Wrongful dismissal refers to a situation where an employee’s employment is terminated by their employer without proper justification or without following the legal requirements. It typically occurs when an employer fails to provide the appropriate notice period or severance pay as required by employment laws or the employment contract. In essence, it’s a situation where an employee is let go in a way that goes against their legal rights. Wrongful dismissal claims can arise when an employee believes they were unfairly or unlawfully terminated, and they seek compensation for the losses they suffered due to the improper termination.
When is a Termination Without Cause a Wrongful Dismissal?
When the employer does not provide the employee sufficient working notice or pay in lieu, the employee can sue their employer for it. This would be a “wrongful dismissal action” or wrongful dismissal.
All wrongful dismissals are terminations, but not all terminations are wrongful dismissals. It is for a court to decide if your claim for wrongful dismissal should succeed. Because you are entitled to more than what you were paid for severance.
The most common scenarios of wrongful dismissals include an employer paying you:
- only your statutory minimum notice after terminating you without cause when you are entitled to more for common law notice;
- some but not all of your owed common law notice after terminating you without cause;
- no severance whatsoever upon terminating you without cause; and
- no severance whatsoever because your employer is alleging cause for your termination.
The key to suing for wrongful dismissal is understanding what your full severance entitlements are when your employer terminates you without cause. In fact, there are several steps an employee should take when terminated without cause to determine if they can sue their employer for wrongful dismissal.
What to Do If Terminated Without Cause
Determining whether your termination without cause is a wrongful dismissal requires knowledge about your legal entitlements and preserving your right to sue. An employee should take the following steps upon their employer terminating them without cause:
- Do not sign anything, even if your employer insists that you do it immediately upon terminating you. This can include a “Full and Final Release” that waives any right you may have to sue your employer. Stay calm and respectfully ask for time to seek legal advice.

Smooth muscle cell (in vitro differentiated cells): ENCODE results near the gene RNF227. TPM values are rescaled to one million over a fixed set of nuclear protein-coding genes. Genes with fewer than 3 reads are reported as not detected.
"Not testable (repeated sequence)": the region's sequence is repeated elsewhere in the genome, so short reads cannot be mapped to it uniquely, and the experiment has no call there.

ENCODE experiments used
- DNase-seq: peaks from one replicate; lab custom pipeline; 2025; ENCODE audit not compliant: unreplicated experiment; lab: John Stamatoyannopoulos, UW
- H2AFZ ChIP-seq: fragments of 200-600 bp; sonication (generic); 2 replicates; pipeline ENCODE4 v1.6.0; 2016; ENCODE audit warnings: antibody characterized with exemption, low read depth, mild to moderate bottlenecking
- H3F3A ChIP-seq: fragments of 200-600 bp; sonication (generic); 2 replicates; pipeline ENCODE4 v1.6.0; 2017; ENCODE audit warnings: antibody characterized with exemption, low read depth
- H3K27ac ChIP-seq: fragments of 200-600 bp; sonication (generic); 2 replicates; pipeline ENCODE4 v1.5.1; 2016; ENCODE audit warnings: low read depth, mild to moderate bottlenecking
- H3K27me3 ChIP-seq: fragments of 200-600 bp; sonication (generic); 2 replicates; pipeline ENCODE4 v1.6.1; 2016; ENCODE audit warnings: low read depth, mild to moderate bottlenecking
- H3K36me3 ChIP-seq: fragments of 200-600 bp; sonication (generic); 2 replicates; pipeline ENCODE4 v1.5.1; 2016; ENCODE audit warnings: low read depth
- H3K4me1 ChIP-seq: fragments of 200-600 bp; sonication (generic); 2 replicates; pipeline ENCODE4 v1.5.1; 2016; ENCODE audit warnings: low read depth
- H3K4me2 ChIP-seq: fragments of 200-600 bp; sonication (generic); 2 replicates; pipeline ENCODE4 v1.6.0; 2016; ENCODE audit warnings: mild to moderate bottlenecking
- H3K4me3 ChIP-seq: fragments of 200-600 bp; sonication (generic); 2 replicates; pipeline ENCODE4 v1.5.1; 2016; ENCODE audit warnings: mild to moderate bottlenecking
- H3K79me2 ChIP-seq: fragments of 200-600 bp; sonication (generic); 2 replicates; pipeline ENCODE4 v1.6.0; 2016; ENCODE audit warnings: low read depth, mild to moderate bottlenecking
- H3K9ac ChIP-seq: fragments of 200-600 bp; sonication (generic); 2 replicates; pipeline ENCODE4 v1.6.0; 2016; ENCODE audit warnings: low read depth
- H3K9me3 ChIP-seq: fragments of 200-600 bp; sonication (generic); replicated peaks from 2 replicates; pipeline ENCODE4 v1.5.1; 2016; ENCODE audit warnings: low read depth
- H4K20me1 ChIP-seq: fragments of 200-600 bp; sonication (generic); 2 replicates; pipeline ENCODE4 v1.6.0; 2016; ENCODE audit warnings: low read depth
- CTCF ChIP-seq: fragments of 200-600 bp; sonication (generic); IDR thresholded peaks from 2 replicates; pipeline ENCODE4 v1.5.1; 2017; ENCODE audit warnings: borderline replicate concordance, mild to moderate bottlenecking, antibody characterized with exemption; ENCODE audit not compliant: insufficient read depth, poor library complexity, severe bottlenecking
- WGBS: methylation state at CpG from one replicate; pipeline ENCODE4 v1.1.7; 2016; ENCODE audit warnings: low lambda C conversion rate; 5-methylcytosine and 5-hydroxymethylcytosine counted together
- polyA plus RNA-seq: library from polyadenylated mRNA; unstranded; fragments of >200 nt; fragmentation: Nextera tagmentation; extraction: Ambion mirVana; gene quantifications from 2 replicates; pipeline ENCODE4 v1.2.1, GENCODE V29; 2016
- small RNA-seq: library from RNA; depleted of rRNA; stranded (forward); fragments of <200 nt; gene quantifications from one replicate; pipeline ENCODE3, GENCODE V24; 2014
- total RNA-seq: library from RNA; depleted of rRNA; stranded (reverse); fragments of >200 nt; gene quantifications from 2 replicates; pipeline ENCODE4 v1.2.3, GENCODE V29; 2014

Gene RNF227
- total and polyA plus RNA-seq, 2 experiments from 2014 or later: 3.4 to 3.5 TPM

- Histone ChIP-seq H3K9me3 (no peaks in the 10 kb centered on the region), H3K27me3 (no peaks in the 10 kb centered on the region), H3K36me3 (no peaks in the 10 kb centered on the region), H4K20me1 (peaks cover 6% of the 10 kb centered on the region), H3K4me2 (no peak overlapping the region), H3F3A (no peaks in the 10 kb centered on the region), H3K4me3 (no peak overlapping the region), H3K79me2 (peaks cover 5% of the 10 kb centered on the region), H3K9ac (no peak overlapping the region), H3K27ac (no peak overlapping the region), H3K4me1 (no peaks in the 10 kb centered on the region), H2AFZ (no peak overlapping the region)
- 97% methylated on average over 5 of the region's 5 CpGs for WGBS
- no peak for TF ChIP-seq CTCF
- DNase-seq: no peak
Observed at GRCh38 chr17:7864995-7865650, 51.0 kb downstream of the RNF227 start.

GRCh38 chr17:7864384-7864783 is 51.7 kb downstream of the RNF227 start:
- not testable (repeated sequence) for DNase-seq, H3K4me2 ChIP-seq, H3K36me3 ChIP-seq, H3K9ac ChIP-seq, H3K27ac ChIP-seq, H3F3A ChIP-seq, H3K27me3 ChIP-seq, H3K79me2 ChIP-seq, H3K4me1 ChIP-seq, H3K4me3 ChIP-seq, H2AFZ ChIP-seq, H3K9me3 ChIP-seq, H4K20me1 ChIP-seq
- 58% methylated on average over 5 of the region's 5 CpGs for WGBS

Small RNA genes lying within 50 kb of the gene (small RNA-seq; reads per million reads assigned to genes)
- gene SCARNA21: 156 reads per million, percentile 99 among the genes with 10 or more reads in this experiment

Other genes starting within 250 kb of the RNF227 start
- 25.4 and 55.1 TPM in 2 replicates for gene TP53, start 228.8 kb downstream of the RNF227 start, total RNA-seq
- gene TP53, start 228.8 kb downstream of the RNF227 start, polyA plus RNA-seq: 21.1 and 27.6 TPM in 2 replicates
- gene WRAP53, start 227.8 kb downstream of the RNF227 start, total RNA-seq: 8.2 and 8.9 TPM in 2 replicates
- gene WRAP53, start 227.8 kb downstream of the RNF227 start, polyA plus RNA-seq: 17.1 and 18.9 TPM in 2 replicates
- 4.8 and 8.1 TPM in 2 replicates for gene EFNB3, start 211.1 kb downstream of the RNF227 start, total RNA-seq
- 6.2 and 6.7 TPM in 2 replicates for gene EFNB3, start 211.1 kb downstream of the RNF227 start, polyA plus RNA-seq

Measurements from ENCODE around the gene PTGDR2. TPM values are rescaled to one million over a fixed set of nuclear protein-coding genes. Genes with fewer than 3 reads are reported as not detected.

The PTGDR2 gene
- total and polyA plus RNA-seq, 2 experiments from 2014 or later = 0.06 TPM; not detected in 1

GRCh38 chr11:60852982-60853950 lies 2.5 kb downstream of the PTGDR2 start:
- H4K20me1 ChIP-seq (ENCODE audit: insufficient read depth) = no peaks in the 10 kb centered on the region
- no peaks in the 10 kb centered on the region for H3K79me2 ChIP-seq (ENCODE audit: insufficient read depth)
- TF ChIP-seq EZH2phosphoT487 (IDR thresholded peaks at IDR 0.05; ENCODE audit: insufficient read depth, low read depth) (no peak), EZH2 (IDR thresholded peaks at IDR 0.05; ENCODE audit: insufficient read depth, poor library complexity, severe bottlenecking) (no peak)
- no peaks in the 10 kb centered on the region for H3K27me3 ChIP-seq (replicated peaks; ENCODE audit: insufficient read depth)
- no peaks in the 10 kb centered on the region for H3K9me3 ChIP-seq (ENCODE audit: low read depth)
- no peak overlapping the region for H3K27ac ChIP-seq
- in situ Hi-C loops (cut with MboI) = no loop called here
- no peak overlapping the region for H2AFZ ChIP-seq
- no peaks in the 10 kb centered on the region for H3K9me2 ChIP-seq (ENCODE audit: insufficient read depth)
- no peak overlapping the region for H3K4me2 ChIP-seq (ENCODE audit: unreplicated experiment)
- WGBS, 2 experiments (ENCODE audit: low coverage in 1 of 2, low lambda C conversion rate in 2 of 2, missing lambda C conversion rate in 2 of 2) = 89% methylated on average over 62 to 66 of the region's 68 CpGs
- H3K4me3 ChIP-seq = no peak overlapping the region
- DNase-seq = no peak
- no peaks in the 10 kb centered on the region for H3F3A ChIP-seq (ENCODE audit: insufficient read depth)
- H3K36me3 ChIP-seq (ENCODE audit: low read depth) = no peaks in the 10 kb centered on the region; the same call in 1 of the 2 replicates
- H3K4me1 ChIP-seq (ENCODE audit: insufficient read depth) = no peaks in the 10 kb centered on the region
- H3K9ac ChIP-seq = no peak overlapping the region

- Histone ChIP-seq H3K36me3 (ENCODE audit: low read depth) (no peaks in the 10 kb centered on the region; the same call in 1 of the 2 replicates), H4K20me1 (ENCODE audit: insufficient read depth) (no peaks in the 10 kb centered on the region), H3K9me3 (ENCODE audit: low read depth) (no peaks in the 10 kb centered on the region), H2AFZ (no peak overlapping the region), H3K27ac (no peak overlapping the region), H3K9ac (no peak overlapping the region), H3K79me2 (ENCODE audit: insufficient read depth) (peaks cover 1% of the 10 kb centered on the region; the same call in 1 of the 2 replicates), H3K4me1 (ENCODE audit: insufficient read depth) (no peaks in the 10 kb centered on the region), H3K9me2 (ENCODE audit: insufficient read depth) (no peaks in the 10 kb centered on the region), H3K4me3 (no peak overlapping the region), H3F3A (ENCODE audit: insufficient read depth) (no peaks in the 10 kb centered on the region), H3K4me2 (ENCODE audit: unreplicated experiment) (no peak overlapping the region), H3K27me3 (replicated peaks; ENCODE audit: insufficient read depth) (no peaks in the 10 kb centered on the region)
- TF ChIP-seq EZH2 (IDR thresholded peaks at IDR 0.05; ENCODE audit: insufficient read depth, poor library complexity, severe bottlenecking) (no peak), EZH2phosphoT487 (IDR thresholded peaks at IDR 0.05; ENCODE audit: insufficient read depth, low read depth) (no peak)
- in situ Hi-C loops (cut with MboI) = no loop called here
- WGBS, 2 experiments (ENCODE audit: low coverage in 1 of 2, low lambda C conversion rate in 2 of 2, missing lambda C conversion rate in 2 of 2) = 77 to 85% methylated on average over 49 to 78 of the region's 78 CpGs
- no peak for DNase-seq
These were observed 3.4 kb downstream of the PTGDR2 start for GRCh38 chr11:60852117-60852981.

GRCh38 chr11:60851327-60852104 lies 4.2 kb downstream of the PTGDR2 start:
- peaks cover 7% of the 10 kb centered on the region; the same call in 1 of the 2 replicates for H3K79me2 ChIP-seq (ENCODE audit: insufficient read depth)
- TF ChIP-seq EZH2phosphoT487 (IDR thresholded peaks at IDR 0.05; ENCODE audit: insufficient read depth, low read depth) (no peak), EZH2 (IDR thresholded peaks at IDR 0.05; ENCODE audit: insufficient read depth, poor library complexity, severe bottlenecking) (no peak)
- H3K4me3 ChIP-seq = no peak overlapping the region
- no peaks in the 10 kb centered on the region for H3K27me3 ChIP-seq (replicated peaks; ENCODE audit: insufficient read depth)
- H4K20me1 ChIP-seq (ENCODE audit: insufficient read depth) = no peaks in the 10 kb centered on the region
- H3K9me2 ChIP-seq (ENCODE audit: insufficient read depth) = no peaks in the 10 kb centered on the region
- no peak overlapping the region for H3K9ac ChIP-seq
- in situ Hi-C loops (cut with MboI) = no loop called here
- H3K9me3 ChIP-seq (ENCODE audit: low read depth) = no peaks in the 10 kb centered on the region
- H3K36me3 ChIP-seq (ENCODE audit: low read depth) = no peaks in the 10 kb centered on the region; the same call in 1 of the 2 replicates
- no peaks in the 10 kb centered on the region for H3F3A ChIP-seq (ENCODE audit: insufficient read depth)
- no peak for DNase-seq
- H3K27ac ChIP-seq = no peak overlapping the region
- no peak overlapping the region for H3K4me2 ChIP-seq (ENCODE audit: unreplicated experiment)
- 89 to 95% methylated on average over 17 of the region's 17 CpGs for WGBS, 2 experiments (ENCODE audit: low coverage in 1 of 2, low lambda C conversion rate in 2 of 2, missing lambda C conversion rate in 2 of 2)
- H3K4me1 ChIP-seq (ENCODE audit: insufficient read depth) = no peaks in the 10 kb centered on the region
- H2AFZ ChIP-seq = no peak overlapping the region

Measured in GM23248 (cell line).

- Ensure you take all your belongings with you before you leave and sign out of any personal digital accounts from any employer devices.
- Gather any documents you think may be relevant and ask your employer for a copy of your employment agreement if you do not have such a copy.
- After you leave the workplace, note any details about what happened at the termination meeting in writing.
- Schedule a consultation with an employment lawyer as soon as possible to determine your legal entitlements and guidance for the next steps.
Employers generally have the right to let go of an employee without a specific reason. When this happens, employees should either receive advance notice or payment instead, as per the law.
However, if an employer does not provide enough notice or payment, the employee can take legal action and sue for wrongful dismissal. It is important to note that not all no-cause terminations are considered wrongful dismissals. To understand your legal standing if you have been let go, it is a good idea to consult an employment lawyer.
At Achkar Law, our team of lawyers is experienced in assisting employees with negotiating and pursuing claims for wrongful dismissal.
If you are facing this situation, consider scheduling a consultation with one of our employment lawyers. They can review your severance offer, assess your legal rights, and help you understand how to make the most of your severance benefits.
Whether you are an employer or an employee needing assistance with termination without cause and wrongful dismissal our team of experienced employment and human rights lawyersat Achkar Law can help. Contact us by phone toll-free at +1 (800) 771-7882 or email us at [email protected] and we will be happy to assist.
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- Ontario Employment Standards Act, 2000: Your Handbook